Employee retirement savings hit record high

Employees are socking away more in their retirement accounts than ever, a new analysis finds–a strong indicator of headway from both workers and their employers.

Nearly a third of 401(k) savers increased their savings rate last quarter, according to new data out last week from Fidelity Investments. The average 401(k) contribution rate is now 8.8%, not including the employer match. That’s nearly a full percentage point higher than a decade ago and the highest percentage ever. On top of that, employers are on average contributing another 4.7%, bringing the total contribution to 13.5%. The analysis is based on data from the more than 30 million 401(k) accounts administered by Fidelity Investments.

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The increase is a “great indication of how focused Americans are getting about saving for retirement,” says Kevin Barry, president of workplace investing at Fidelity, noting that increasing contribution rates by even 1% can make “a big difference” in employees’ long-term retirement savings.

“What may seem like a small amount today can have a significant impact on your account balance in 10 or 20 years,” he says.

Among participants who have been in their 401(k) plan for 10 years straight, the average balance reached $305,900, more than five times the average balance of $59,900 for the same group 10 years ago.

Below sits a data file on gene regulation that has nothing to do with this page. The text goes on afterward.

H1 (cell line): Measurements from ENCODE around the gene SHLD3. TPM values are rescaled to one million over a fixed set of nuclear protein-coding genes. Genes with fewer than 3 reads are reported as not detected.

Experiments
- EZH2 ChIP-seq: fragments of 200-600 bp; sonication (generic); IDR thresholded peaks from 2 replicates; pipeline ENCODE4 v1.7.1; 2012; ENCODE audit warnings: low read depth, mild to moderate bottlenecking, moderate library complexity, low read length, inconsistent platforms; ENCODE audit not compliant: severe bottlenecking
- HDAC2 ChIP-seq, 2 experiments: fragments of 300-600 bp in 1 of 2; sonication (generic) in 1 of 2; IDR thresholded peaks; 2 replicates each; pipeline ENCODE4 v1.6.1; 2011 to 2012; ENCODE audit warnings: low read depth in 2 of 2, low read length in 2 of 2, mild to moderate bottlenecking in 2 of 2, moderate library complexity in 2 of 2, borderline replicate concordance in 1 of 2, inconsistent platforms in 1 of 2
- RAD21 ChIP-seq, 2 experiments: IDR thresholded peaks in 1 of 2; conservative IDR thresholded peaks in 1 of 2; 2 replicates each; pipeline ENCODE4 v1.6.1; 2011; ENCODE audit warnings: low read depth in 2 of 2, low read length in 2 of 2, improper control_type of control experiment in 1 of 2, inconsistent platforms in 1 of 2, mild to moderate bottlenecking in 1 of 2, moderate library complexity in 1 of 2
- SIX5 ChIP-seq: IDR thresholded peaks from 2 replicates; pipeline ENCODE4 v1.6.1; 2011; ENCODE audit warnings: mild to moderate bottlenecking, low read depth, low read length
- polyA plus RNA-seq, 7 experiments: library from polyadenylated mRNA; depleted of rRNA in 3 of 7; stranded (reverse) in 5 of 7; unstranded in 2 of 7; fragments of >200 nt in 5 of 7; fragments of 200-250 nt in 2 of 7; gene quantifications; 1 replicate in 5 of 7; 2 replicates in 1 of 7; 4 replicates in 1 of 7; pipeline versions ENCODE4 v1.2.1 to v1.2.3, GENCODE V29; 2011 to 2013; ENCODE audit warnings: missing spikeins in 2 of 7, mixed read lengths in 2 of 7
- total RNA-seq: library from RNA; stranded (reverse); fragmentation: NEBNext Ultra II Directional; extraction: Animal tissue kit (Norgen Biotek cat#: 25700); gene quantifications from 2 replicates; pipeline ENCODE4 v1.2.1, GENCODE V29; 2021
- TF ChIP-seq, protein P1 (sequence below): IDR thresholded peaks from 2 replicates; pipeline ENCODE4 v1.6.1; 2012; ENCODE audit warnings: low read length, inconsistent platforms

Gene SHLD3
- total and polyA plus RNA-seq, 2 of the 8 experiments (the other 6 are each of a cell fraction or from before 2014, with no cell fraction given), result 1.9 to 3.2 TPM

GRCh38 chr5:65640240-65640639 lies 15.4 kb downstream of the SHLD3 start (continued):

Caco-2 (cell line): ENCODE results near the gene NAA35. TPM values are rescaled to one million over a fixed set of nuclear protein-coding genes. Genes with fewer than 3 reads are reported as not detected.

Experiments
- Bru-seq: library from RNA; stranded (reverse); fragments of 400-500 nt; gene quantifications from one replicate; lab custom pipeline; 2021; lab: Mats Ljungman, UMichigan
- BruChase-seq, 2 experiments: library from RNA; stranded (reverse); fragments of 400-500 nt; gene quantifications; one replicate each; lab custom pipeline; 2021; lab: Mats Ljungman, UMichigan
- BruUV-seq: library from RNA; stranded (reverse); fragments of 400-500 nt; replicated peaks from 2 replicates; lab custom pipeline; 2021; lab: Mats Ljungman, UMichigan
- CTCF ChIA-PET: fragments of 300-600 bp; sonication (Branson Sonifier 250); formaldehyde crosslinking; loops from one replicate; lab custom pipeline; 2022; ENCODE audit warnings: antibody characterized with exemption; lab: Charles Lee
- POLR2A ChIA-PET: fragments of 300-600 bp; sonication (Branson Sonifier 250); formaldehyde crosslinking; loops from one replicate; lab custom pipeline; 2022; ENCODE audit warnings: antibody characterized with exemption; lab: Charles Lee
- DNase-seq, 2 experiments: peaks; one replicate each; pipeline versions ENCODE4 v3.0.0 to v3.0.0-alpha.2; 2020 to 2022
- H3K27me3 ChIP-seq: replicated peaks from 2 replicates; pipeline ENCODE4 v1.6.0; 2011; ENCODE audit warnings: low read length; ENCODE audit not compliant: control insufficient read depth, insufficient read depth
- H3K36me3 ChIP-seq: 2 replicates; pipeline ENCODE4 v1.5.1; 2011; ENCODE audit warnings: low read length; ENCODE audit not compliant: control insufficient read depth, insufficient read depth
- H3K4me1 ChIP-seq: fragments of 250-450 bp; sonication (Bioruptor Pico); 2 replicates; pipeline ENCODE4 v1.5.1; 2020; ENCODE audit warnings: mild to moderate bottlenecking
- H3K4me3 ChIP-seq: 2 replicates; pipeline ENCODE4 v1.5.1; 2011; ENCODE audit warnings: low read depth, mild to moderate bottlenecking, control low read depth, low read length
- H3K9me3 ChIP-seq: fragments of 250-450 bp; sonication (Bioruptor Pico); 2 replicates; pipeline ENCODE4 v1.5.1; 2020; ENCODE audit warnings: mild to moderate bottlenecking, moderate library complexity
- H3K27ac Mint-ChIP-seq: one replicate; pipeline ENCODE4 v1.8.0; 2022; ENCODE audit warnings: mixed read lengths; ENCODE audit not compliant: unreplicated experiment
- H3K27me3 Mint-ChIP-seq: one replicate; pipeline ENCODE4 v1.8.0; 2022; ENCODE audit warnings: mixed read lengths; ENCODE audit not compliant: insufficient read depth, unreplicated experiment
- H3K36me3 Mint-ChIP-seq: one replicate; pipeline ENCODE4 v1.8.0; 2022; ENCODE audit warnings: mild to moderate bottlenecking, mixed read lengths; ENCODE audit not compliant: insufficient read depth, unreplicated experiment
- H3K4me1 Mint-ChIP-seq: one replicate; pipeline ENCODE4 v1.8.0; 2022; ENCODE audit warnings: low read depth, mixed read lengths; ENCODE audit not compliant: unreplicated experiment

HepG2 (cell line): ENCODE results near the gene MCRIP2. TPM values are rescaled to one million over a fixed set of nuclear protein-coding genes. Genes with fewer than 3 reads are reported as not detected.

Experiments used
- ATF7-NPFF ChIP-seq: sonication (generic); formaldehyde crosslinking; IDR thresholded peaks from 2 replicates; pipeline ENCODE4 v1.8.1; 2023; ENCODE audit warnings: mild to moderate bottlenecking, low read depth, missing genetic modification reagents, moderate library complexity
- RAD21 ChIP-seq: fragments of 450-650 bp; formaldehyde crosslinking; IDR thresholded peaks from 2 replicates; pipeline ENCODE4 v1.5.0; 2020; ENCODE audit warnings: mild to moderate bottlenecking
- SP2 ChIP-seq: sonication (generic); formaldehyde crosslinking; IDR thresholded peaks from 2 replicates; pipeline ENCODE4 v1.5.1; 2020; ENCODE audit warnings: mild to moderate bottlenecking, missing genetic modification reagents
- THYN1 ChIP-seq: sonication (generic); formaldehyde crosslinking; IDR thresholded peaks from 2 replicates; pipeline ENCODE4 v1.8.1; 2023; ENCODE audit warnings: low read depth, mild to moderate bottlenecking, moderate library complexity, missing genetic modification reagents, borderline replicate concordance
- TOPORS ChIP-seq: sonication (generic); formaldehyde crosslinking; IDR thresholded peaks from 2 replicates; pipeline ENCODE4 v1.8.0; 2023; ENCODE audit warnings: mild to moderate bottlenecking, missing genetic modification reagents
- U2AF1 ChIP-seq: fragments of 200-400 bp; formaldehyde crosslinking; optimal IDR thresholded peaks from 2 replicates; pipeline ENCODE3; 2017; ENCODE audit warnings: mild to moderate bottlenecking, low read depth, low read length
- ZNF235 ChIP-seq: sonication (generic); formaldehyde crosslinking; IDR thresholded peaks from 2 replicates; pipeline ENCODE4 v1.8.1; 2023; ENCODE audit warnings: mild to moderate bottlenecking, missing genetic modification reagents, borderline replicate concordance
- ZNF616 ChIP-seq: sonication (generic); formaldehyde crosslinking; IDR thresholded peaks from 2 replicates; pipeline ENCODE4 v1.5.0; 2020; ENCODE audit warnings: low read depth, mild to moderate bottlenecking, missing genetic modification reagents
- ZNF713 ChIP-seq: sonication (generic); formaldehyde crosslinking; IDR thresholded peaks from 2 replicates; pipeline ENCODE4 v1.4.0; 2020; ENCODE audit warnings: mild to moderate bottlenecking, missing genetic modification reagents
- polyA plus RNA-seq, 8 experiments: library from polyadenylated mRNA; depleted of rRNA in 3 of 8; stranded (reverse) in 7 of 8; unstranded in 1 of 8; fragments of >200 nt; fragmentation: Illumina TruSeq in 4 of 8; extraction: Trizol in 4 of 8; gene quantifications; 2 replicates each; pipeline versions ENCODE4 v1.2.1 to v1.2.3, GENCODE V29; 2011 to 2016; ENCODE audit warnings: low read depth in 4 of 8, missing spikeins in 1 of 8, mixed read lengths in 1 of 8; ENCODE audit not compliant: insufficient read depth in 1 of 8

Meanwhile, the number of Fidelity 401(k) plans with a balance of $1 million or more jumped to a record 196,000 as of June 30, up 17% from 168,000 last year.

Increased employer focus on employee savings is also having a big impact. In part spurred by dismal reports about employee retirement savings, more employers have stepped up financial wellness efforts in order to help workers save for their post-work years while also paying off loans and saving for expenses.

“There has been a huge focus from many employers to provide financial education to their employees across a broad spectrum of topics including budgeting, debt reduction and healthcare costs,” says Meghan Murphy, a vice president at Fidelity Investments, adding that she’s encouraged by the increase in contributions.

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Auto-enrolling employees in a company’s 401(k) is also helping increase savings. It’s a strategy that should be embraced more by employers, Murphy says.

“Auto-enrollment is a great way to get people saving and automatic increase programs help to increase savings in small amounts along the way,” she says. “We’re seeing more employers auto-enroll their employees at higher savings rates in an effort to help them reach their retirement savings goals.”

While a 3% default contribution rate is still the most popular among employers, the percentage of employers defaulting at this rate has dropped to 44%, according to Fidelity.

Encouragingly, more than 20% of employers are using a 6% savings rate for auto-enrollment.

“This is more than three times higher than we saw 10 years ago and a trend we expect to continue growing,” Murphy says.

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Kathryn Mayer
Kathryn Mayer is HRE’s former benefits editor and chair of the Health & Benefits Leadership Conference. She has covered benefits for the better part of a decade, and her stories have won multiple awards, including a Jesse H. Neal Award and honors from the American Society of Business Publication Editors and the National Federation of Press Women. She holds bachelor’s and master’s degrees from the University of Denver.